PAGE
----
U.S. judge approves direct election of UAW officers by Reuters

© Reuters. FILE PHOTO: A person carries a flag with the patch from the United Auto Workers (UAW) union during a May 1 media workers ‘meeting hosted by The NewsGuild of New York at International Workers’ Day in Manhattan, New York City, New York, USA, May 1,

By David Shepardson

WASHINGTON (Reuters) – Members of the United Auto Workers (UAW) will directly elect officials following a referendum required as part of a 2020 Justice Department settlement to resolve a corruption case.

U.S. District Judge David Lawson in Detroit on Tuesday approved the result of the referendum and ordered the change by June, which will be in time for the next union election cycle. The union in 2020 also agreed to an independent court-appointed monitor as part of the Justice Department’s settlement of allegations that resulted in the convictions of two former UAW presidents, among others.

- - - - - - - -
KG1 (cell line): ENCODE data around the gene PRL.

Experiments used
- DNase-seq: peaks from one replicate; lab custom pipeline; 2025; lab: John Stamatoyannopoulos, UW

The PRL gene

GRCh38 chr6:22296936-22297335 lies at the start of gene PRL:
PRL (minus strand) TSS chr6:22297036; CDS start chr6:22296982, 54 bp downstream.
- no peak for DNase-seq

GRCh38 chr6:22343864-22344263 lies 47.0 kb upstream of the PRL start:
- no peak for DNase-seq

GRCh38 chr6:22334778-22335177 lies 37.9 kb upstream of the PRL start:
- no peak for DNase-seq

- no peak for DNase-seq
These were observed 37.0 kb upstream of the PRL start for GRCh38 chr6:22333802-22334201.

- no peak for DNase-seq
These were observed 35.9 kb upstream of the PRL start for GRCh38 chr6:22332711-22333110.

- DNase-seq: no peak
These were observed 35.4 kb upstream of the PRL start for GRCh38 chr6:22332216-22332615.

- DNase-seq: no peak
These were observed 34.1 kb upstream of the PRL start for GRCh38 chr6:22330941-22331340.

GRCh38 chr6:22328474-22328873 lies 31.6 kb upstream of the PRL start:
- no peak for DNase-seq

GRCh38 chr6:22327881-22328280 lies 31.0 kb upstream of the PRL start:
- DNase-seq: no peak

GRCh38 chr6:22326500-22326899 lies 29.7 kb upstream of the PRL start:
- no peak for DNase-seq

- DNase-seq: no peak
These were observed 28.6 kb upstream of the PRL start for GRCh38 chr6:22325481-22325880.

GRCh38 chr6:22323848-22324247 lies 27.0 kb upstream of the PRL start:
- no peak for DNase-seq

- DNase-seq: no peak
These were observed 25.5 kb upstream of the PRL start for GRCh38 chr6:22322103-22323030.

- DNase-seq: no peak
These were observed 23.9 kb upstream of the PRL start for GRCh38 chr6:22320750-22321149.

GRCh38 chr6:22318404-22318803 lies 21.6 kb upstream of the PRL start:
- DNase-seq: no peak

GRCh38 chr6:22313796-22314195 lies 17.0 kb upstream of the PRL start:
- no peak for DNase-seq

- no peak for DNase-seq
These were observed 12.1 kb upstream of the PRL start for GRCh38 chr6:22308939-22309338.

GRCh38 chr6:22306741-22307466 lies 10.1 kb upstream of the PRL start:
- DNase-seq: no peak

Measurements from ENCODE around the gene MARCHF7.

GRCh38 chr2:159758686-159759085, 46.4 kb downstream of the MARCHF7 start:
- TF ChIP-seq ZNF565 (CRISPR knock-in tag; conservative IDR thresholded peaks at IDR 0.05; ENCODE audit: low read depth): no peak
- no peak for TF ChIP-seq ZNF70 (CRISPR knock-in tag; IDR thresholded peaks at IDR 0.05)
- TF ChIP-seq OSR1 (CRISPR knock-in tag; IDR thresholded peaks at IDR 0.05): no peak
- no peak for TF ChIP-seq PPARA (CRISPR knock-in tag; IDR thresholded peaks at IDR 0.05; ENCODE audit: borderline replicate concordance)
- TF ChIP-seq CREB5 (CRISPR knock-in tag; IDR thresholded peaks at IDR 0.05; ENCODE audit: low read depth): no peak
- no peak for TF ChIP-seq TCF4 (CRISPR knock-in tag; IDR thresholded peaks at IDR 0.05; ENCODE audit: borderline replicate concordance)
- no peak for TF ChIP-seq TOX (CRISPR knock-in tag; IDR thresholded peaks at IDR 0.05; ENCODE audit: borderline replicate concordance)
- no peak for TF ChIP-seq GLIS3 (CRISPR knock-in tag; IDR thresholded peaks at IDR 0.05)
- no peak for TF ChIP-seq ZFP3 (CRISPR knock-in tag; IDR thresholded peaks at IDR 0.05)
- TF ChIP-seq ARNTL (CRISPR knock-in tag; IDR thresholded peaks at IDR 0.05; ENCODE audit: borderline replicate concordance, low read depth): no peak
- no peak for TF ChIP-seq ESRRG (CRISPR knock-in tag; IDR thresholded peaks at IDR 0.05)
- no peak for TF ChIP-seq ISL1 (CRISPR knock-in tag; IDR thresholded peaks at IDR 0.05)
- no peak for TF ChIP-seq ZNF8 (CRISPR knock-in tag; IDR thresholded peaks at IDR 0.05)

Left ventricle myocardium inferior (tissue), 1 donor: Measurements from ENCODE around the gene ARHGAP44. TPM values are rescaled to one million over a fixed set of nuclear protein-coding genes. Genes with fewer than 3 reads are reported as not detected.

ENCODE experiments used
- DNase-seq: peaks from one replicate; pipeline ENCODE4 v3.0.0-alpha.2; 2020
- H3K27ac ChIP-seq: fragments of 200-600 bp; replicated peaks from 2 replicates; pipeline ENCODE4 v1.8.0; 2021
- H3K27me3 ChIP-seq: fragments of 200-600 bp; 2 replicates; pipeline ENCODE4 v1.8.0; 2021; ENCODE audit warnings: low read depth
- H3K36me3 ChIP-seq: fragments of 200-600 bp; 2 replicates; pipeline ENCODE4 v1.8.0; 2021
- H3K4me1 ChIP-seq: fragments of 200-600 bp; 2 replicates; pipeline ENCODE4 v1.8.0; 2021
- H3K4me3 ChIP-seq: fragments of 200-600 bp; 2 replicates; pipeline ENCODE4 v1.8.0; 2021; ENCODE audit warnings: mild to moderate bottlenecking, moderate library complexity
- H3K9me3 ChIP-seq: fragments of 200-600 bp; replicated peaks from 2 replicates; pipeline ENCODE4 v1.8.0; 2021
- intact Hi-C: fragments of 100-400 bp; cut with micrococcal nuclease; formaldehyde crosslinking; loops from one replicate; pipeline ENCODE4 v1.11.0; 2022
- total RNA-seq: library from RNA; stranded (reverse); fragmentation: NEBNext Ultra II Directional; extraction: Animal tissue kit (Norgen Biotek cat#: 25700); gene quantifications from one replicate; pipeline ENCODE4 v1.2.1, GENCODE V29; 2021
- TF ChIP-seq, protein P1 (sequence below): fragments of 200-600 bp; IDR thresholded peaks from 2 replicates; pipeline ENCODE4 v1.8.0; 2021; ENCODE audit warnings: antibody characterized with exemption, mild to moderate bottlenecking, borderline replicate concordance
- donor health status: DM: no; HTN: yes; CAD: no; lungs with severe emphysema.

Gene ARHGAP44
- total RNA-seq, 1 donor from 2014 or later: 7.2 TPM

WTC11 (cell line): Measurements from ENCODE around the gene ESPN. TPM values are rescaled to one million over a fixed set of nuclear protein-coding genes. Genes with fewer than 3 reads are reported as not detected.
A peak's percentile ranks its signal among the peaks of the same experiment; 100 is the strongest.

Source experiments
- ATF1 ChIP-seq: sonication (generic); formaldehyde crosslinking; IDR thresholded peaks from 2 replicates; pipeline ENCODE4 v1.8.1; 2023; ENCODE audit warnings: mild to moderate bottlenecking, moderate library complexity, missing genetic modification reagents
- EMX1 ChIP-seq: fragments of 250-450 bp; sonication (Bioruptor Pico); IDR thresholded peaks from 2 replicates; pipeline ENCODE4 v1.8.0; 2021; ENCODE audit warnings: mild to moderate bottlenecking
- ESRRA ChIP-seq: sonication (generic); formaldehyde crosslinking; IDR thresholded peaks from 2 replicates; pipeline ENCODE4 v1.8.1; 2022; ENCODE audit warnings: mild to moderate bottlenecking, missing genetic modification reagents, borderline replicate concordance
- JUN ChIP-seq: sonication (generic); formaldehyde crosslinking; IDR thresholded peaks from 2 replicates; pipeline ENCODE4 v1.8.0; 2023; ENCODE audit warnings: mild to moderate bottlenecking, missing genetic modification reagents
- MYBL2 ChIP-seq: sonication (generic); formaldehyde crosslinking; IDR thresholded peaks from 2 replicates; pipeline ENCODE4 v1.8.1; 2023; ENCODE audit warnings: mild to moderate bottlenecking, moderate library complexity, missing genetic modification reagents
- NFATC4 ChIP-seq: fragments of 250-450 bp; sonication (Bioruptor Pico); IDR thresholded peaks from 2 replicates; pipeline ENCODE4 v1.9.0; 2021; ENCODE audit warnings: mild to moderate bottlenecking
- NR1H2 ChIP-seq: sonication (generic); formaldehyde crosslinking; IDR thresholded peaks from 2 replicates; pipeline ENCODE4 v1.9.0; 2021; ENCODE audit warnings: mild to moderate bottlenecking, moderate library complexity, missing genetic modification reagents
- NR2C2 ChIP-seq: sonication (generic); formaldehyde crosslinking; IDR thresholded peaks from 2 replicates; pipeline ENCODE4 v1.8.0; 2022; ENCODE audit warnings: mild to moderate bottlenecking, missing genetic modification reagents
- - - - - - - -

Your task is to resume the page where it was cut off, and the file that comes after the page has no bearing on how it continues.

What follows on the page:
UAW officers have been elected through a delegated system rather than through direct elections. More than 63% of current and retired members voted in favor of direct elections by secret ballot.

“We will continue to work with the monitor to ensure that the UAW is completely reformed, free of corruption and fraud, and that union election will be fair,” said Dawn Ison, U.S. Attorney for the Eastern District of Michigan.

Under the Department of Justice’s decree, monitor Neil Barofsky has the authority to exercise disciplinary authority within the UAW, investigate possible fraud or corruption, and seek discipline against UAW officers and members.

Barofsky will design the new electoral system after consulting with the UAW.

Numerous UAW officers pleaded guilty to embezzling millions of dollars for their personal benefits by using the funds for liquor, cigars, golf excursions and expensive hotel stays.

In August, FCA US, Stellantis’ North American subsidiary, was sentenced to probation after pleading guilty to making more than $ 3.5 million in illegal payments to UAW officers. The FCA paid a $ 30 million fine.

The UAW represents about 400,000 American workers, including workers at Detroit’s three major automakers and in other areas. At its peak in 1979, the union had a membership of about 1.5 million.

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